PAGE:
The writing may be on the wall for the future of the Talbot Boys Confederate statue in Easton.

And that writing may result in the controversial monument being moved from the Talbot County Courthouse lawn to a Civil War battleground site in Virginia.

Two competing resolutions are scheduled to be introduced at the county council meeting on Tuesday, Sept. 14.

One would move the Confederate statue to a battlefield site maintained by a private foundation in Harrisonburg, Virginia. The other would create a “Unity” monument by adding a statue of a Union soldier to go along with the existing Confederate Talbot Boys statue.

County Councilwoman Laura Price is sponsoring the Unity monument while Councilman Frank Divilio is the architect of the relocation measure.

Divilio was the deciding vote in last year’s 3-2 to council decision not to remove the Talbot Boys, which was erected on the courthouse lawn in 1916.

Divilio’s plan to relocate the Confederate statue to Virginia is expected to be supported by council members Pete Lesher and Corey Pack. They voted to remove the Confederate monument last year.

That would enable the relocation resolution to pass and have the Talbot Boys and its controversy moved across the Chesapeake Bay and Potomac River to a new historical home.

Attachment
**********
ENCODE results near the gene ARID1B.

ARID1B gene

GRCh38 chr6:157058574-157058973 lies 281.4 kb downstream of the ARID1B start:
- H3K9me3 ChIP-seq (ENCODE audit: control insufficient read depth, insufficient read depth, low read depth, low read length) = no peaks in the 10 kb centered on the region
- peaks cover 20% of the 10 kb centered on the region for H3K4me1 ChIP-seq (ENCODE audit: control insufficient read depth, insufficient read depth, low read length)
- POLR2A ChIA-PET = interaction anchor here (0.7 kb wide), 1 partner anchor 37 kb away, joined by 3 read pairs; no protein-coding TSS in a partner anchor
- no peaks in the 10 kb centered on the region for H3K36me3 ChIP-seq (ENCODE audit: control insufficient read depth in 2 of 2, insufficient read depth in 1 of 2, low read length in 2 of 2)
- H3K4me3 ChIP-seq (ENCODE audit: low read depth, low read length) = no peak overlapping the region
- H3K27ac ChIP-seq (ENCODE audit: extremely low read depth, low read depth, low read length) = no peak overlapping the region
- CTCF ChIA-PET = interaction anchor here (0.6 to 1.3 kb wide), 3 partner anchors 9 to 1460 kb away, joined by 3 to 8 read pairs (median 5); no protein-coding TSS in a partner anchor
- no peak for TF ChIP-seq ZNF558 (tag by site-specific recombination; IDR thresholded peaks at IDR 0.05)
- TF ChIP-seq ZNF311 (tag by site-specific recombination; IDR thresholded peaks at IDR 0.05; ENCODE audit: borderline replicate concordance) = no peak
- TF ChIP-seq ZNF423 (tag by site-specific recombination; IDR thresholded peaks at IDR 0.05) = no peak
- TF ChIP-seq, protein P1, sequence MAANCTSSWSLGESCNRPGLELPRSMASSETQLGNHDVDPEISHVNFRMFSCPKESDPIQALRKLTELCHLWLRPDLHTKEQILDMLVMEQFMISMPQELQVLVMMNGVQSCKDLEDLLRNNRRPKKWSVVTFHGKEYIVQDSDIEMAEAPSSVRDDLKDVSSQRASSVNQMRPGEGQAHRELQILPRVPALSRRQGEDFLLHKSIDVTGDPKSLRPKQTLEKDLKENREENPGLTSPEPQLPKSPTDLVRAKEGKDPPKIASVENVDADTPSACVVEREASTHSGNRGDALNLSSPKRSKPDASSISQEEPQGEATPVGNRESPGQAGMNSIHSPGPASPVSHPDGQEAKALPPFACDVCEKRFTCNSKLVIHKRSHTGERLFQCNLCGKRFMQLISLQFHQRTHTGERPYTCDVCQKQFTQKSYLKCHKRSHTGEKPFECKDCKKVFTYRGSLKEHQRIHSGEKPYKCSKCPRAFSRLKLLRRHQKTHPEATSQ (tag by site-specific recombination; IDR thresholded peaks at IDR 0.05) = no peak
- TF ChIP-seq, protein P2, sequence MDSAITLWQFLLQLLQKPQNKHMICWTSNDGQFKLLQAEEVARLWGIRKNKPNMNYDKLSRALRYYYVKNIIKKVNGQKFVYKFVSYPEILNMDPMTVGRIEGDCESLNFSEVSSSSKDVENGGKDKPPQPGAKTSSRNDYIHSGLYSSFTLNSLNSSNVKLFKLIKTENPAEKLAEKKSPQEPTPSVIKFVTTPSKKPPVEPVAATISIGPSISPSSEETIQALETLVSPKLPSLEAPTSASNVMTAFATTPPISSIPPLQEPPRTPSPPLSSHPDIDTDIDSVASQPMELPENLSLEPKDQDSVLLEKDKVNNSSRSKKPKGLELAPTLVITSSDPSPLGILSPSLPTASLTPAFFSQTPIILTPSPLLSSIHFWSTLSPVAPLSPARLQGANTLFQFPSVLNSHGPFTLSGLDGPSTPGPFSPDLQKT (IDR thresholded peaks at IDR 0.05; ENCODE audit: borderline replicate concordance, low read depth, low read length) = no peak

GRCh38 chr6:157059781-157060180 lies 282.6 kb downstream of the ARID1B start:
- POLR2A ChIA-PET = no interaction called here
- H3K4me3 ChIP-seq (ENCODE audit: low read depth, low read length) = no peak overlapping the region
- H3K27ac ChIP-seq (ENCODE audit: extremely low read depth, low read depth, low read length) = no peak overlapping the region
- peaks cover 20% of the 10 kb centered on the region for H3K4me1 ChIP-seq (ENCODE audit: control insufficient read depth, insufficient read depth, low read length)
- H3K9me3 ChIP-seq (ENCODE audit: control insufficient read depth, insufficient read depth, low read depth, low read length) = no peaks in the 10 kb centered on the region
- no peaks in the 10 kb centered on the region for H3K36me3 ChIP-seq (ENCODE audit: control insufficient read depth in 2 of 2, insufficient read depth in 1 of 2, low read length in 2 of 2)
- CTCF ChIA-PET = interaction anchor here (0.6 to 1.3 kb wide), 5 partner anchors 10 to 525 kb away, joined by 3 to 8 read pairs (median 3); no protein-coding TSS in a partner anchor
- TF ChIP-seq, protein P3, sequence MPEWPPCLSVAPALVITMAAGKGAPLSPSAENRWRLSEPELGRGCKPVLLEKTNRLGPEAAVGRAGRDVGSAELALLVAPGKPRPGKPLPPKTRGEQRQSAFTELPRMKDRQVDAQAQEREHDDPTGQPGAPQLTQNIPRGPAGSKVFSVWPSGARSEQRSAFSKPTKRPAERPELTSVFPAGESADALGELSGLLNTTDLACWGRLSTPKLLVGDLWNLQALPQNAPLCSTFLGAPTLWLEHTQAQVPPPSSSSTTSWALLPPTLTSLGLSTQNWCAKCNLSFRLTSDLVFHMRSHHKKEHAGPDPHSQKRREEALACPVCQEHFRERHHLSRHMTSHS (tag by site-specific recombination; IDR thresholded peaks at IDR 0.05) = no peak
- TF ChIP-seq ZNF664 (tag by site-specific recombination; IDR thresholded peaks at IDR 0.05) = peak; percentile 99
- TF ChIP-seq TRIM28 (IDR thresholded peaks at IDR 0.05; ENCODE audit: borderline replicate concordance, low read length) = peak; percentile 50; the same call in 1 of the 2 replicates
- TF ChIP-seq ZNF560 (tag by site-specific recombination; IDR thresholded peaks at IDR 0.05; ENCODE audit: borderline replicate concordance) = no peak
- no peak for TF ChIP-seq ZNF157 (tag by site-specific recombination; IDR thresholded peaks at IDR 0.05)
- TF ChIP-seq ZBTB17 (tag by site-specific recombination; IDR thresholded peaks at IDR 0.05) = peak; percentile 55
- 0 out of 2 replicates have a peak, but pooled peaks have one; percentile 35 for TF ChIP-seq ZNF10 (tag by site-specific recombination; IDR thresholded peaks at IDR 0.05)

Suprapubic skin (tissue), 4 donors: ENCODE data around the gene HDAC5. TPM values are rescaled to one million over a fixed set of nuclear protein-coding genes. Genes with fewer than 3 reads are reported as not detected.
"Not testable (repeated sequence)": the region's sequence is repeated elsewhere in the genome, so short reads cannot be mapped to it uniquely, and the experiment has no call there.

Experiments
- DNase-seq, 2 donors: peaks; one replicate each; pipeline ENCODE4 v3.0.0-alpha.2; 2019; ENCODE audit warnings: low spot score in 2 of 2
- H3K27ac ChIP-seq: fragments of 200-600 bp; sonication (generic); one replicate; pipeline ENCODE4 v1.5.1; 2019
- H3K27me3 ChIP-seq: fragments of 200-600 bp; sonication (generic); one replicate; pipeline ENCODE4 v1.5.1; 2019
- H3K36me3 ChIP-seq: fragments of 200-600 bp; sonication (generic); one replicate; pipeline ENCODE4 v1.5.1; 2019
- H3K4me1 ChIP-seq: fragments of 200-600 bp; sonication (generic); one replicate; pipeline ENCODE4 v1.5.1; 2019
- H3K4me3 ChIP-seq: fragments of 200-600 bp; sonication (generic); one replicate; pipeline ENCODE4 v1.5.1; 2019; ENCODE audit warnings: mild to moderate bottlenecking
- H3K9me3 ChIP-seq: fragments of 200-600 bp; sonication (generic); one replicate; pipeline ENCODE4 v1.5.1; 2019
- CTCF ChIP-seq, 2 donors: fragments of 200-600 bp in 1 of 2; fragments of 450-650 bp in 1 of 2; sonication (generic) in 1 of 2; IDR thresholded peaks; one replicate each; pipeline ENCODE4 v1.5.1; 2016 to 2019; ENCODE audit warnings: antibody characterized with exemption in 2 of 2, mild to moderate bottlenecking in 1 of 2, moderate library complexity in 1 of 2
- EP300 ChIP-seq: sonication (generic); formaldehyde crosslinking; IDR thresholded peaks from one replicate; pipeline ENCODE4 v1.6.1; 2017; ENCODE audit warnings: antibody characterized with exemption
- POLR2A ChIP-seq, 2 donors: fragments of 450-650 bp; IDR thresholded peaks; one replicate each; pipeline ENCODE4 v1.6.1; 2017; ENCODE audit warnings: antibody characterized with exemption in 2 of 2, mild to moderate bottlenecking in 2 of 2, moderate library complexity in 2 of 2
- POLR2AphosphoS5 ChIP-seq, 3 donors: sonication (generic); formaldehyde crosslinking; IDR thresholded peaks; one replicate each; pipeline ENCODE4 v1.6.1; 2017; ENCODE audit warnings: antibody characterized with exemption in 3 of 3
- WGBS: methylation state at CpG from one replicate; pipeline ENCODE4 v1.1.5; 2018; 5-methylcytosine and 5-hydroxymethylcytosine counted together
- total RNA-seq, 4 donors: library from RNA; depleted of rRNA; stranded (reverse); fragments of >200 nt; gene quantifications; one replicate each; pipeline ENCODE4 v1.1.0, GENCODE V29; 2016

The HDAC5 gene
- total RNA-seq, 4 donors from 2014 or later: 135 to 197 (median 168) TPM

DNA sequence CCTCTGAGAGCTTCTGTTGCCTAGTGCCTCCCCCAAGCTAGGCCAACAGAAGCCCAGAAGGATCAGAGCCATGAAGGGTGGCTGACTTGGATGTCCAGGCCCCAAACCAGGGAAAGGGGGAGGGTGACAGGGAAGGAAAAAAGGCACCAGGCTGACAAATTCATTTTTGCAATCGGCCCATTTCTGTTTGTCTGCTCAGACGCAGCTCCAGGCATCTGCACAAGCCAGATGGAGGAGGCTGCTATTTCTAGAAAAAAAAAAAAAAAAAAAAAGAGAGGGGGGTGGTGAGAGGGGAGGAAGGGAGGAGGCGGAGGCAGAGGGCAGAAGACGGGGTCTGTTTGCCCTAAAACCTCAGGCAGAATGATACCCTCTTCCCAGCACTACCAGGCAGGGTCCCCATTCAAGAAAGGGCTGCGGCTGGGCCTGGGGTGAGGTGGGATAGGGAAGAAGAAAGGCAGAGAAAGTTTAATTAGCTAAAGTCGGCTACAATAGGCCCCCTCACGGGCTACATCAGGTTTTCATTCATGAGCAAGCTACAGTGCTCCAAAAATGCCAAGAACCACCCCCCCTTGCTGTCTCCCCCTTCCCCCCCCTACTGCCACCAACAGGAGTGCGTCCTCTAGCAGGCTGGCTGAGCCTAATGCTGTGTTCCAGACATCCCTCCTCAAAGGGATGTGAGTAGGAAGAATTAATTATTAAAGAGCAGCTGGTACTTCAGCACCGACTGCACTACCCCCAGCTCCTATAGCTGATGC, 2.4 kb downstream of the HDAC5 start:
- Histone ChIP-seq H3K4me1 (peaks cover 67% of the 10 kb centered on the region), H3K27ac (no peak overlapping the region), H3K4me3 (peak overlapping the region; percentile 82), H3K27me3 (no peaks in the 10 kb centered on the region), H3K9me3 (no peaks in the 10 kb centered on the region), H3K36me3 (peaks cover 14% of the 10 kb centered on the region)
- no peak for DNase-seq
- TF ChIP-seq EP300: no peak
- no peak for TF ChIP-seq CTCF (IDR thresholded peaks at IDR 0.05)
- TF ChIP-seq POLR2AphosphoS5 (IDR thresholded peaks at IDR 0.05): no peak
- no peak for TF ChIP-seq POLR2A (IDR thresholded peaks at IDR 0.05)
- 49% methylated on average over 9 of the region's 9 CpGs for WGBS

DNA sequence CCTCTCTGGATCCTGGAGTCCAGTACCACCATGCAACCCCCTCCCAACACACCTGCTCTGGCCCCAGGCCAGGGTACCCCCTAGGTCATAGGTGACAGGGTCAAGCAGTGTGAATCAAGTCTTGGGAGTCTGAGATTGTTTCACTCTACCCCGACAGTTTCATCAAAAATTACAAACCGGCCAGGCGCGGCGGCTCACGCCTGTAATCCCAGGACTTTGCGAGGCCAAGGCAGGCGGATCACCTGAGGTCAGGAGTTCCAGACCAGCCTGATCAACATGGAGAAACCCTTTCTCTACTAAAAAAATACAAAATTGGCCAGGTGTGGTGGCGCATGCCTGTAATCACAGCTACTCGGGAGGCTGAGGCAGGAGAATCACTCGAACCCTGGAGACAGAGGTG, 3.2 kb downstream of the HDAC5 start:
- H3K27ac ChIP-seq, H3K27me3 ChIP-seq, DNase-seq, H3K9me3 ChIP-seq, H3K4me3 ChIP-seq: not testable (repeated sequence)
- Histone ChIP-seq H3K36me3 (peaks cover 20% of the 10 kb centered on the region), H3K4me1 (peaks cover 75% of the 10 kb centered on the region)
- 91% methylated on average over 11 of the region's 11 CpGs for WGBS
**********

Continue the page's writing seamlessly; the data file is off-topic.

The Civil War monument would not be destroyed but would be moved off public property, which could resolve the continued controversy impacting Talbot County’s image.

That could be an attractive middle ground for the council and a county that is being defined by the Confederate statue. The Talbot Boys fight certainly displays historical and contemporary wounds and blemishes related to race and racism on the Eastern Shore.

The fight shows no sign of ending as long as the Talbot Boys statue sits on the courthouse lawn in downtown Easton.

Advocates from both sides of the debate promise to be out in force at the council meeting. Singer Maggie Rogers, an Easton native, is even making a social media push for moving the Talbot Boys.

Those who don’t want the statue removed or relocated argue it is a significant historical symbol. Others’ motivations stem from resistance to “outsiders” pressing for the Talbot Boys’ removal.

In past debates and votes, there have been enough votes to keep the Talbot Boys on a courthouse lawn that is adjacent to the site of Easton’s old slave market.

But the voting tables are poised to be turned and the Talbot Boys statue could be headed to a new home more than 200 miles from Easton.

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